Nintendo Australia Wii Fit
Fun fitness from Nintendo
- Sense of progress, good mix of exercises, doesn't feel like a trial
- Assessment of ideal weights and body masses a bit generous
For those who are fairly sporty anyway, the Wii Fit may end up more of a check-and-balance device rather than a full-on trainer, as it seems not to have endurance tests and actively slowed us down when jogging. For all that, it's a brilliant idea. Wii approve.
Price$ 299.95 (AUD)
Nintendo Wii Fit is the fitness regime designed for couch potatoes.
While not exactly a lazybones, we've fallen out of the gym routine sufficiently to know better than to sign up for another pricey membership, but we'd like to tone up a bit and supplement regular swimming and other light exercises. The Wii Fit proved to be just the thing.
Wii Fit consists of a balance board and an exercise mat plus the software. The balance board takes four AAA batteries whose life is prolonged by going into standby mode between uses.
The Wii Fit Plaza screen acts as the central management area where you register for your fitness regime and choose a Mii avatar if you haven't already assigned yourself one with your existing Nintendo Wii setup.
Press your big toe against the power button conveniently located at the back to power it on and synchronise with your Nintendo console. As well as between some exercises, you generally need to reactivate the power button when switching between users as it needs to recalibrate for the new user.
After entering a few basic details — age, height and gender — you are prompted to remove your socks and step on to the balance board to be weighed. The board is quite sensitive and you're asked to estimate how much your clothing weighs it can be taken into account. If you don't hold steady while your weight is being calculated, you'll be admonished: as one of the key aspects on which the Wii Fit assesses you is balance and weight distribution.
For people like your author with weak lower-back muscles from too many hours at a desk, plus aches and pains from lugging heavy laptops and review kit to and fro, a chance to redress the balance and even up the body was very welcome.
You can choose the exercises you want to do, although it pays to combine several types. As you progress through each task and go from being a mere 'dwindling star' to 'amateur' and beyond, you unlock additional exercise — some in the same category such as more advanced yoga stretches; others might be in the muscular workout or balance category.
We were particularly pleased with the mix of breathing exercises and stretches. The balance and coordination exercises such as the table tilt and ski slalom felt more like games with the associated sense of achievement as you top the leader board or learnt the importance of subtle, controlled moves. More traditional exercises offered include the discipline of a step routine, a jog around the park or floor work.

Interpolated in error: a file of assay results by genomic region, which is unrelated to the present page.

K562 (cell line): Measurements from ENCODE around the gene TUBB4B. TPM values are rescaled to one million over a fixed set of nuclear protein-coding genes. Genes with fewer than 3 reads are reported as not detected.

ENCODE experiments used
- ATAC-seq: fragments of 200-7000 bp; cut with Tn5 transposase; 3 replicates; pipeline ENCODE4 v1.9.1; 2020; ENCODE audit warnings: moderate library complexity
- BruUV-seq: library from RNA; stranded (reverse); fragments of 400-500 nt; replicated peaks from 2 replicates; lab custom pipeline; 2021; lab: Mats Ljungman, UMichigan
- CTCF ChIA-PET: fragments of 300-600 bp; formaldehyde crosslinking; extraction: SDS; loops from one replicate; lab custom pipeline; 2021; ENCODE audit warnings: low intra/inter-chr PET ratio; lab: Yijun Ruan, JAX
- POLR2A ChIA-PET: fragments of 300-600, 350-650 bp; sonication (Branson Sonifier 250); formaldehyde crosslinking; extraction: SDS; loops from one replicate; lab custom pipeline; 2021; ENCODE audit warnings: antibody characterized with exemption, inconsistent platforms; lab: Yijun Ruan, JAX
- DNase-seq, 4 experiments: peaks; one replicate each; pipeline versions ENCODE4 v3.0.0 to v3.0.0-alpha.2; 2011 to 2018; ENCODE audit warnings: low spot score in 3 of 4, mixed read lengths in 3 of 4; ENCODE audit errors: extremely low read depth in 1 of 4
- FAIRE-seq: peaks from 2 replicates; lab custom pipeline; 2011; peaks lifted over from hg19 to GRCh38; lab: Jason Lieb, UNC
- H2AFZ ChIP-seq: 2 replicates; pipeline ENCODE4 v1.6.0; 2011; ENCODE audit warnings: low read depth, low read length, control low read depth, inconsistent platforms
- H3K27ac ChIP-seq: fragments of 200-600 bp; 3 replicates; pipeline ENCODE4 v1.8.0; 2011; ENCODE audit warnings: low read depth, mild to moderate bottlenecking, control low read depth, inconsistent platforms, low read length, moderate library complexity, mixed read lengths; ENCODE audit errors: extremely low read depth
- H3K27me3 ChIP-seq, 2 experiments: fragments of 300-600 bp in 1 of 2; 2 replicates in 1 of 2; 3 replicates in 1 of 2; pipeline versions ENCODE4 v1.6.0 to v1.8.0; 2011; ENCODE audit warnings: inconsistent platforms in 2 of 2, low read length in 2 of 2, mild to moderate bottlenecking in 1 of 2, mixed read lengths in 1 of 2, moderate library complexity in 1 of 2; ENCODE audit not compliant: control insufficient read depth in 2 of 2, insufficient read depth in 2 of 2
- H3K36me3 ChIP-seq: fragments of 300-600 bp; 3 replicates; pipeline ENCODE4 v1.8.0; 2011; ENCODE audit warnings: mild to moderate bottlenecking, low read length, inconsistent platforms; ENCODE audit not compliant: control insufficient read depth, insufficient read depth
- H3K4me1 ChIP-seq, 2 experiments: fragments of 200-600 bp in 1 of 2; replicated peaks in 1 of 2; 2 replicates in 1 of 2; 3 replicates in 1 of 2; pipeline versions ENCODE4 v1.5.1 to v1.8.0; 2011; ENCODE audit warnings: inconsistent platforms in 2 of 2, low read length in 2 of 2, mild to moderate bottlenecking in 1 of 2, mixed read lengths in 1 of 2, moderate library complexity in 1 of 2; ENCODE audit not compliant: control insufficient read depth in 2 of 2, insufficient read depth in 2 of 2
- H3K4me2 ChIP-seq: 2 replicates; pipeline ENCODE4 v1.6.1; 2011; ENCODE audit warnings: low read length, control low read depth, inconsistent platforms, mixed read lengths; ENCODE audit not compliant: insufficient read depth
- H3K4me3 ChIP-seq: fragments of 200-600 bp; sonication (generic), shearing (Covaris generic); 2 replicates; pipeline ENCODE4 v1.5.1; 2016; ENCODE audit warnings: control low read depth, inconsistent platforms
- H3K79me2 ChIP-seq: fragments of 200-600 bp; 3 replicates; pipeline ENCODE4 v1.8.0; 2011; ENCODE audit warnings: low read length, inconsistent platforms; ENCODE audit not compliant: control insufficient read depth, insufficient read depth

The Wii Fit Plaza is where you can access a graph showing the exercises you've done plotted against the timescale you've set yourself to get fit and lose weight. You can adjust your training regime but not until you've completed two weeks of training.
The Wii Fit in any case warns you if it thinks you're setting yourself an unrealistic training goal and, if has to be said, we found the assessment of ideal weights and body masses fairly generous.
(Adding an inch to my partner's height meant his body mass index rating dropped from a little on the high side (25.08) to ideal at 22.4, while I was surprised to find myself listed as in the target range despite having acquired quite a few pounds in recent months.)
We suspect a bit of figure massaging is happening to make the Wii Fit's intended audience of couch potatoes get up and go, rather than depress the hell out of them and have them reaching for a bag of crisps.
The Wii Fit encourages you all the way with a timely enquiry about the hours you keep should you log on late at night and a quick check on whether you've had your dinner and if you've warmed up sufficiently.
Most importantly, the Wii Fit doesn't feel like a trial — in fact, the opposite applied and we were told to take a break once we'd clocked up 45 minutes. For those of us who aren't natural gym goers or team sports players this is progress indeed.
Struggling for Christmas presents this year? Check out our Christmas Gift Guide for some top tech suggestions and more.
Join the PC World newsletter!
Most Popular Reviews
- 1 HP Stream 11 laptop
- 2 Acer Chromebook 11 (CB3-111)
- 3 Asus Zenbook UX303LN Ultrabook
- 4 Samsung's Galaxy Alpha review: A peek into the Galaxy S6
- 5 Lenovo Yoga 3 Pro hybrid Ultrabook
Best Deals on GoodGearGuide
Latest News Articles
- LG readies webOS TVs with better performance, 4K content
- Microsoft kills EU browser choice screen
- New undersea cable to link Australia and New Zealand
- Sony cancels 'The Interview' release after threats following cyberattack
- Forensic software gets around iCloud security features
GGG Evaluation Team
First impression on unpacking the Q702 test unit was the solid feel and clean, minimalist styling.
For work use, Microsoft Word and Excel programs pre-installed on the device are adequate for preparing short documents.
The Fujitsu LifeBook UH574 allowed for great mobility without being obnoxiously heavy or clunky. Its twelve hours of battery life did not disappoint.
The screen was particularly good. It is bright and visible from most angles, however heat is an issue, particularly around the Windows button on the front, and on the back where the battery housing is located.
My first impression after unboxing the Q702 is that it is a nice looking unit. Styling is somewhat minimalist but very effective. The tablet part, once detached, has a nice weight, and no buttons or switches are located in awkward or intrusive positions.